Like Flying Blue, KrisFlyer is also a transfer partner of the 3 major points currencies (Ultimate Rewards, Citi Thank You, and American Express Membership Rewards). A few signup bonuses can have you into a Singapore Suite in no time.

Verdict: Good

Southwest Airlines Rapid Rewards:

The mere mention of Southwest Airlines will elicit strong opinions. It seems like people either love them or hate them. If Southwest is your style, then an Ultimate Rewards transfer can be a worthwhile option. This is especially relevant if you are currently using a Southwest branded credit card. Instead of earning a measly 1 point/dollar on your Southwest card, you could be earning 2-3 points/dollar with a Chase Sapphire Preferred or Reserve. You can then instantly transfer your points right into Southwest Rapid Rewards.

Southwest definitely has a niche among domestic flyers. I’ve transferred points to Rapid Rewards for quick flights under a few hours. Anything longer than that, I prefer to fly airlines that allow seat selection ahead of time.

Verdict: Neutral

United Mileage Plus:

There’s something to be said for simplicity in award booking. United may not have the best redemption rates out there, but they sure do make it easy to book an award flight. You can easily search for award space on United’s home page and book your flight within minutes. United will also show Star Alliance availability as well.

As with most domestic carriers, your best redemption rates will be for international travel. 62,500 miles will take you one way to Europe in business class while partner awards come in at 70,000. This is definitely a little higher than other Ultimate Rewards partners, but often times you’ll already have accrued Mileage Plus miles, so it’s easier to just top off your account.

Verdict: Good

Virgin Atlantic Flying Club:

There’s hard to find much to like here. Virgin Atlantic assesses massive fuel surcharges much like British Airways. Miles can be used for short haul redemptions on Virgin America, but the cost usually comes in about 25% higher than British Airways avios. The only time I’d recommend making this transfer is for a short haul flight where using British Airways avios isn’t an option or you just need to top off an account.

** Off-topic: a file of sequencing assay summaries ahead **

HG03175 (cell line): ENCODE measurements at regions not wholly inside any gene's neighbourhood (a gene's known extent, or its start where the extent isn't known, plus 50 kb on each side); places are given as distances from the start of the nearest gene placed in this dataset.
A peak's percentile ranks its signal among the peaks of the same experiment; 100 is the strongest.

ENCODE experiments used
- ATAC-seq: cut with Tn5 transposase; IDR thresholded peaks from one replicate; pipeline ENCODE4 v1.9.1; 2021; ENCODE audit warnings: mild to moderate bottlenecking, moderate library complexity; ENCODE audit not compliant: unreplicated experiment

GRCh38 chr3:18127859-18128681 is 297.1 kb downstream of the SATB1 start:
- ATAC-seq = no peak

Verdict: Bad

Chase Ultimate Rewards Hotel Transfer Partners

Now let’s examine the hotel transfer partners. Just like airlines, all points transfer at a 1:1 ratio. For example: 50,000 Ultimate Rewards points equals 50,000 Hyatt Gold Passport points. Remember, most transfers are instant, with but there are some exceptions. The thread on flyertalk that gives up to date time frames on transfers. This usually isn’t as important with hotels since award availability is much easier to come by.


Chase Ultimate Rewards Hotel Partners

Hyatt Gold Passport:

This is definitely our favorite Chase Ultimate Rewards hotel transfer partner. With free nights starting at just 5,000 points, your next award night can be right around the corner. High end Hyatt properties can be found starting at 20,000 points per night, whereas other chains present entry level hotels at this price point.

Verdict: Good

IHG Rewards Club:

IHG Rewards Club is a great program on it’s own. Unfortunately it’s just not a viable option for Chase Ultimate Rewards transfers. IHG points are very easy to earn by the thousands. Transferring your hard earned Chase points at a 1:1 ratio just doesn’t make sense. For some perspective, this Holiday Inn Express would cost a whopping 20,000 points per night. The only scenario I could see is to top off an account to complete a reward night.

Verdict: Bad

Marriott Rewards:

Much like the IHG assessment above, Marriott doesn’t have much to offer here. While the Marriott Rewards program does have cool perks, award nights at nice hotels can often be well over 50,000/night. Again, this doesn’t mean Marriott has a poor rewards program. However, at a 1:1 transfer ratio, it’s best to pass as a transfer partner unless you need to top off an account.

Verdict: Bad

The Ritz-Carlton Rewards:

Ritz-Carlton is a member of the Marriott family of hotels. Unfortunately that means the rewards program is very similar. While the program itself has some cool perks, it doesn’t make sense to transfer Ultimate Rewards points at a 1:1 ratio unless you need to top off an account. Taking a look at The Ritz-Carlton award chart, you’ll see that free nights start at a whopping 30,000 points.

Verdict: Bad